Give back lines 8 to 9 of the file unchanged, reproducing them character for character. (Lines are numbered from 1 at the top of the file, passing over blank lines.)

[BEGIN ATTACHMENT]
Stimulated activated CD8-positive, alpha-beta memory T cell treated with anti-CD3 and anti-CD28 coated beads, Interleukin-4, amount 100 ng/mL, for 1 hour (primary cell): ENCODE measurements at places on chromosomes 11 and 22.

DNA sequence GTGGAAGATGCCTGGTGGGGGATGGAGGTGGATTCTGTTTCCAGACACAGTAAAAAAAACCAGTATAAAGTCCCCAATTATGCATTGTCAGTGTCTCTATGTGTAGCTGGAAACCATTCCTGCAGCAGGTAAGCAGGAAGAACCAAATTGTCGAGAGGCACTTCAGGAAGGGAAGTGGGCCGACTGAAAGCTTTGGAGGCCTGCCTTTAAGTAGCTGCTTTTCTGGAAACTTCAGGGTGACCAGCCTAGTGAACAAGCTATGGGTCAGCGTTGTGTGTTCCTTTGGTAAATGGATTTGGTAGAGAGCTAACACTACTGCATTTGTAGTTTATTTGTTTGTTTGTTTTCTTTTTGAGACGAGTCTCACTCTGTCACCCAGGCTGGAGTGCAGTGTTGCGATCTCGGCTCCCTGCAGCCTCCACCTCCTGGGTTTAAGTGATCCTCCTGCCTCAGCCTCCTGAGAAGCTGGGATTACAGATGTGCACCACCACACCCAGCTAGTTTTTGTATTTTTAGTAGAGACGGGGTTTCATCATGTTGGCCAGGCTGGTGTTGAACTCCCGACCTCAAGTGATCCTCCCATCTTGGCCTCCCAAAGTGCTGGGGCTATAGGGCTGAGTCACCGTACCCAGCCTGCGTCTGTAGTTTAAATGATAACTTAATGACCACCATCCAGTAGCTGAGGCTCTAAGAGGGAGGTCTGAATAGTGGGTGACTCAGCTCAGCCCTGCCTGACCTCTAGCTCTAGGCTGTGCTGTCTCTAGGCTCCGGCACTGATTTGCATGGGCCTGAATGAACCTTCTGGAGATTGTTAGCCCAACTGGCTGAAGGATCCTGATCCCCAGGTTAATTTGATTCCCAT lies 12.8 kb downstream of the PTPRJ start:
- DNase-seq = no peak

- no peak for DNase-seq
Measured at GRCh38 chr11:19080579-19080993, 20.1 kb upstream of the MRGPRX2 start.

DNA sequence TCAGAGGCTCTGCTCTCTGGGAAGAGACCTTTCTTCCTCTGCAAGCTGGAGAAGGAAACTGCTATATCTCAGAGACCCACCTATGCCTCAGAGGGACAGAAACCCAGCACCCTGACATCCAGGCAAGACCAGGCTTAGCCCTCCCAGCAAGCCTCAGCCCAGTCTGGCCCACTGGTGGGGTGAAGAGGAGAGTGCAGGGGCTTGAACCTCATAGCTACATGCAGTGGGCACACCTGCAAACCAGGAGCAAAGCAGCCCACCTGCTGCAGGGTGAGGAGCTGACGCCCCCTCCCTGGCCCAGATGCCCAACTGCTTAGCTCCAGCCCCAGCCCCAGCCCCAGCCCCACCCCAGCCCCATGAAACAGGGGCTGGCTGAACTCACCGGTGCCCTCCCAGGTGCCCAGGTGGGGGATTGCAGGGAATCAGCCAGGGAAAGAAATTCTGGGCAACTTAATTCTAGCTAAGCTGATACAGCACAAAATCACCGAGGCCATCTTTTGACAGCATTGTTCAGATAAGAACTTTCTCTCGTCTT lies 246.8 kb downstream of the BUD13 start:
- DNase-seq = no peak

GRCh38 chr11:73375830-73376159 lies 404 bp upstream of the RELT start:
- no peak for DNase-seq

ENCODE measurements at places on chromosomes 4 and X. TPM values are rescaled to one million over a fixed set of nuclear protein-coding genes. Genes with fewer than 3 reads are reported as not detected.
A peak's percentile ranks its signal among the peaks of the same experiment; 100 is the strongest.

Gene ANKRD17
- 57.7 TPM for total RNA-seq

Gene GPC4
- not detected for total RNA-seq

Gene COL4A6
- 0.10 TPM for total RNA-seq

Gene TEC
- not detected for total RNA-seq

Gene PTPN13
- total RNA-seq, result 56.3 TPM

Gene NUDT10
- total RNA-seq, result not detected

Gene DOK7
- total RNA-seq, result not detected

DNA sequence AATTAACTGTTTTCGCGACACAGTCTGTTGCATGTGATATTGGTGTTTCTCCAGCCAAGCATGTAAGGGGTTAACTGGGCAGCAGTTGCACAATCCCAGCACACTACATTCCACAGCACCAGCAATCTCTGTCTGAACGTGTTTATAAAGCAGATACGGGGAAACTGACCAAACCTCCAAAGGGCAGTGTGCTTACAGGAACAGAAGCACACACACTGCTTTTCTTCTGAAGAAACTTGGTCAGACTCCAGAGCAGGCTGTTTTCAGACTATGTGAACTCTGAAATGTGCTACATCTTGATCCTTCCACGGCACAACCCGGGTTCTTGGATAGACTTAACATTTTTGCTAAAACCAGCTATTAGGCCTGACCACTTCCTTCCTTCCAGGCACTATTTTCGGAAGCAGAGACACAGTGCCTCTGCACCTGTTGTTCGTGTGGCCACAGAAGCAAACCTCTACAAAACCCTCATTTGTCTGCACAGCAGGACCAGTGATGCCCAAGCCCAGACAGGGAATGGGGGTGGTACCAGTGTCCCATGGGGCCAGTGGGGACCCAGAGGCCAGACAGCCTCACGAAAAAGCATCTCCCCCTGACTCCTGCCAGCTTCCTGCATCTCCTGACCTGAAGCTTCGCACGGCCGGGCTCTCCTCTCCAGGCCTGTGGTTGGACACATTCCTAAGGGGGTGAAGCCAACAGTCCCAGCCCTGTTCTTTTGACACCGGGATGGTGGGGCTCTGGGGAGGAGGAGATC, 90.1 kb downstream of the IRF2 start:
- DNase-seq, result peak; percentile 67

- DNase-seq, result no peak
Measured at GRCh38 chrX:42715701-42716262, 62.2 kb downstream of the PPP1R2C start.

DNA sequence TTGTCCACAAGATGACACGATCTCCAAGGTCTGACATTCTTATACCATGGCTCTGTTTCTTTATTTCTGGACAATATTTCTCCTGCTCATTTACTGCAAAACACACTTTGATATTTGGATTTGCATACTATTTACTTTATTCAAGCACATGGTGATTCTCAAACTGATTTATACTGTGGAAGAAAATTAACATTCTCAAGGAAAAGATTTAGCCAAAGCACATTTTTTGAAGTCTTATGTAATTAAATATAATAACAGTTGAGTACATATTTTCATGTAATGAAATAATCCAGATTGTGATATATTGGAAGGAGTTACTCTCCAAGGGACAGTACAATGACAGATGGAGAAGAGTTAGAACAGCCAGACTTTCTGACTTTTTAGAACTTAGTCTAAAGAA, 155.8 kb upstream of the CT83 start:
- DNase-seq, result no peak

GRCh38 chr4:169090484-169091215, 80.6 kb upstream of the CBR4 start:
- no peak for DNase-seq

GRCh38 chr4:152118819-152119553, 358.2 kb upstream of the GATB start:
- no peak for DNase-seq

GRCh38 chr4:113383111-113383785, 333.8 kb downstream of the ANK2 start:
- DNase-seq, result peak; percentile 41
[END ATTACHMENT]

GRCh38 chr11:73375830-73376159 lies 404 bp upstream of the RELT start:
- no peak for DNase-seq